Rating: 4.5 (of 5)
After yet another week off, 86 is back to remind us once again why it is, at worst, one of the year’s best series. And it does so despite dodging the one opportunity it had for an action scene by only showing the aftermath.
Avoiding animating the skirmish was not a cost-cutting measure, however. The writing had enough other territory to cover here, so it does not need what would have amounted to a filler battle at this point. (Still, seeing a little more action here would have been cool.) Besides, this episode is a very direct adaptation of pages 131-164 of the third novel, down even to exactly duplicating a lot of the dialog, and a description of the skirmish was skipped in the novel, too. Really, a more faithful adaptation of the source material could not possibly be expected at this point.
And it’s not like the episode is just killing time. Shin’s behavior has been reckless in battle of late, and he absolutely needs to be called out for it. Raiden – who is his longest-standing companion – gets the first opportunity, but his “we’re in this together” tack is simply not resonating with Shin at this point. Though he leads the 86s, and though they look to him as a companion and put their faith in him as their personal Reaper, he is not on the same mental track at them, a reality that the visuals reinforce with the background images first of a track behind Shin which curves away from the straight track behind Raiden and then with an image of parallel straight tracks when Raiden tries to insist that they should not separate. The visuals further the metaphor by showing a track behind Shin with a stop marker on it, while Raiden’s track doesn’t have one; this is a not-so-subtle indicator of what each sees as possibilities ahead of them. The way the focus on the tracks shifts in and out also serves to emphasize these metaphors.
The person who can most get through to Shin is, perhaps not surprisingly, Frederica, and she gets her chance during a night camp towards the end of the episode. Her special vision has given her an understanding of things far beyond her years, enough to know that her sense of not having a future – of the world probably being better off without her (and that isn’t just depression talking, given the potential her existence offers as a rallying point for remaining imperialists) – is closer to Shin’s own lack of purpose than any of the others can manage. Each of the other 86s would probably function fine in civilian life if they had to, but what place is there for Shin? What goal does he have to pursue? Even dealing with Kiriya is just a substitute, as he admits himself. He can get manic in battle because he has nothing else, and as Frederica so indelicately puts it in the episode’s one light-hearted sequence, even romantic interest from a comrade like Kurena isn’t enough since he doesn’t see her that way. In another stark visual metaphor, he is even shown standing apart from the others as they all look out over the “sea.” Unlike the others, Frederica fully understands this, both from her own circumstances and from what she saw happen to Kiriya, and her presence in the story allows him to articulate it.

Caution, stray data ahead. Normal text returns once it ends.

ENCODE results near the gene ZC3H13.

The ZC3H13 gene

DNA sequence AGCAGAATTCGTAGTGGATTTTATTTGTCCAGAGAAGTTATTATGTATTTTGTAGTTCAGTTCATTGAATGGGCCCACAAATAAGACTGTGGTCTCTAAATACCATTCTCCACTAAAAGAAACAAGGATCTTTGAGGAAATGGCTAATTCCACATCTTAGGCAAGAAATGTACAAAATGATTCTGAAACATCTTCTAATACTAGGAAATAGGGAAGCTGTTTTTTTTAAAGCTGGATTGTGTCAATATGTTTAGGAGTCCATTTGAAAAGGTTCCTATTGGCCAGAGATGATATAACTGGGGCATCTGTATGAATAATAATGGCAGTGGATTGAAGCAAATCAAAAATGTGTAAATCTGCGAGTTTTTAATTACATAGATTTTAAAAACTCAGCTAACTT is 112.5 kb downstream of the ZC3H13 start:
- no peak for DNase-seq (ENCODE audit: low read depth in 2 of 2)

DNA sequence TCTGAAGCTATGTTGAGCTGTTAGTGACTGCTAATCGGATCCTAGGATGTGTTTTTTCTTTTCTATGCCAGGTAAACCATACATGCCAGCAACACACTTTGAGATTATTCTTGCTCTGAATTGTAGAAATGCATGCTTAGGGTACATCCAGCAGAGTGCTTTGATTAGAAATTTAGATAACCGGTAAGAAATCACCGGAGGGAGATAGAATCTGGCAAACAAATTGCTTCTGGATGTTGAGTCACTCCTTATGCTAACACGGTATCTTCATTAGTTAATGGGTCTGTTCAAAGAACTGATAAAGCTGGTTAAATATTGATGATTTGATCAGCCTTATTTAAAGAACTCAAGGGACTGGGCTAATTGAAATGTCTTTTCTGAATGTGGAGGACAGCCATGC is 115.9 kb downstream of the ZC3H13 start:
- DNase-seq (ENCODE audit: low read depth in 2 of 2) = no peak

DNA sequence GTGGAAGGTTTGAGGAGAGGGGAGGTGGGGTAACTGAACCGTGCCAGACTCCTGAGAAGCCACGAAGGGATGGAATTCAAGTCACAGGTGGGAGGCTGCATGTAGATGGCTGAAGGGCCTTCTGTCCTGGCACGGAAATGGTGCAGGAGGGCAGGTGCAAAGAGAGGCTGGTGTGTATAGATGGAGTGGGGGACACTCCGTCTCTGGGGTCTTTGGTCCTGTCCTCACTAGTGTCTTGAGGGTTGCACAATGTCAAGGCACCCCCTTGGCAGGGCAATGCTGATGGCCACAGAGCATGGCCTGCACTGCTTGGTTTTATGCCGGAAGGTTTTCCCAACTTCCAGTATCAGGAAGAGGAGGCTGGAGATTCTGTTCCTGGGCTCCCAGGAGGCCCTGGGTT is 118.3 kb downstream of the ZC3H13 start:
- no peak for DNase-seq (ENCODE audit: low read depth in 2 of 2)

But even though Frederica understands Shin and can get him to talk about the heart of the matter, she cannot save him. Only one person can do that, and all signs are pointing to that person not being alive anymore, a reality that the 86s themselves are well aware of.
The characters in the backfield have not been entirely forgotten about in all of this. They get enough screen time to explain the strategy being used to set up the 86s’ final push at the Morpho and the back-up that will be in place for them should the opportunity for support arrive. In other words, those scenes are a reinforcement of something that Raiden later points out: as dire a situation as they are heading into, at least this time they do have people working with them, instead of just wanting to see them disposed of. The visual metaphor of the downed butterfly being swarmed by ants is also an interesting choice here; if the butterfly is meant to be a reference to the Morpho, then the ants are the Reginleifs, perhaps?
With more stable and consistent visuals supporting the writing and the full array of symbolism at hand, this episode serves well as the final downtime before the season’s climax. I am very interested to see where the penultimate episode ends, as I feel that what’s left would play out best as a double-episode. Regardless of how that’s handled, however, I cannot imagine anime-only viewers being disappointed by their upcoming Christmas treat.